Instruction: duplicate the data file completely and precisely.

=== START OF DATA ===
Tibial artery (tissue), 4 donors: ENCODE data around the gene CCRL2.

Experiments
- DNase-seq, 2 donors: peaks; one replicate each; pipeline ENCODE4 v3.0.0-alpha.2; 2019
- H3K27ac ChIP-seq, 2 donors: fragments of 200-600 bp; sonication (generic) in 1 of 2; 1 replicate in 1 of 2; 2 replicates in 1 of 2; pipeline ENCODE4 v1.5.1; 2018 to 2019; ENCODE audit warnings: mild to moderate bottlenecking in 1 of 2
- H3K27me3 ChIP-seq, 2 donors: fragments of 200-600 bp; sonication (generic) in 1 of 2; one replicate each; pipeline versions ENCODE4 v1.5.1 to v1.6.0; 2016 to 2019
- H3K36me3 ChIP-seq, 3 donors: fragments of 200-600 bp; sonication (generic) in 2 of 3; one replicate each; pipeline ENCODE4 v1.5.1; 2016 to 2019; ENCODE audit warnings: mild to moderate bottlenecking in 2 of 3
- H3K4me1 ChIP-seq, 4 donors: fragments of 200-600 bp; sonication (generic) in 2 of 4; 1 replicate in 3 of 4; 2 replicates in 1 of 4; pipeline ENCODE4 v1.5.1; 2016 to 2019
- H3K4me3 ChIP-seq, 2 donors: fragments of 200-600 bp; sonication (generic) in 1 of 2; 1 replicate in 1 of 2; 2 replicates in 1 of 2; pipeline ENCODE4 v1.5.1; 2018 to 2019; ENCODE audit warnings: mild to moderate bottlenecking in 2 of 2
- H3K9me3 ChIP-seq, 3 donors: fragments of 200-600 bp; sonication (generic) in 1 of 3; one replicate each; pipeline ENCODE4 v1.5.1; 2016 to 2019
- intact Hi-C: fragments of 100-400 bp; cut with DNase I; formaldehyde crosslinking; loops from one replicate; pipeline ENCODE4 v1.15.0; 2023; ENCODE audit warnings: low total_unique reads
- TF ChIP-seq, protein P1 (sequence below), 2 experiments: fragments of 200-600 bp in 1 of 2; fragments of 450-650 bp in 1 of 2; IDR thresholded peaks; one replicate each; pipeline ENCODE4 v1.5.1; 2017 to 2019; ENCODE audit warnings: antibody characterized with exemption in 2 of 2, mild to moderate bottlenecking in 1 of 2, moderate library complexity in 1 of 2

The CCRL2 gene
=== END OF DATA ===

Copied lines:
Tibial artery (tissue), 4 donors: ENCODE data around the gene CCRL2.

Experiments
- DNase-seq, 2 donors: peaks; one replicate each; pipeline ENCODE4 v3.0.0-alpha.2; 2019
- H3K27ac ChIP-seq, 2 donors: fragments of 200-600 bp; sonication (generic) in 1 of 2; 1 replicate in 1 of 2; 2 replicates in 1 of 2; pipeline ENCODE4 v1.5.1; 2018 to 2019; ENCODE audit warnings: mild to moderate bottlenecking in 1 of 2
- H3K27me3 ChIP-seq, 2 donors: fragments of 200-600 bp; sonication (generic) in 1 of 2; one replicate each; pipeline versions ENCODE4 v1.5.1 to v1.6.0; 2016 to 2019
- H3K36me3 ChIP-seq, 3 donors: fragments of 200-600 bp; sonication (generic) in 2 of 3; one replicate each; pipeline ENCODE4 v1.5.1; 2016 to 2019; ENCODE audit warnings: mild to moderate bottlenecking in 2 of 3
- H3K4me1 ChIP-seq, 4 donors: fragments of 200-600 bp; sonication (generic) in 2 of 4; 1 replicate in 3 of 4; 2 replicates in 1 of 4; pipeline ENCODE4 v1.5.1; 2016 to 2019
- H3K4me3 ChIP-seq, 2 donors: fragments of 200-600 bp; sonication (generic) in 1 of 2; 1 replicate in 1 of 2; 2 replicates in 1 of 2; pipeline ENCODE4 v1.5.1; 2018 to 2019; ENCODE audit warnings: mild to moderate bottlenecking in 2 of 2
- H3K9me3 ChIP-seq, 3 donors: fragments of 200-600 bp; sonication (generic) in 1 of 3; one replicate each; pipeline ENCODE4 v1.5.1; 2016 to 2019
- intact Hi-C: fragments of 100-400 bp; cut with DNase I; formaldehyde crosslinking; loops from one replicate; pipeline ENCODE4 v1.15.0; 2023; ENCODE audit warnings: low total_unique reads
- TF ChIP-seq, protein P1 (sequence below), 2 experiments: fragments of 200-600 bp in 1 of 2; fragments of 450-650 bp in 1 of 2; IDR thresholded peaks; one replicate each; pipeline ENCODE4 v1.5.1; 2017 to 2019; ENCODE audit warnings: antibody characterized with exemption in 2 of 2, mild to moderate bottlenecking in 1 of 2, moderate library complexity in 1 of 2

The CCRL2 gene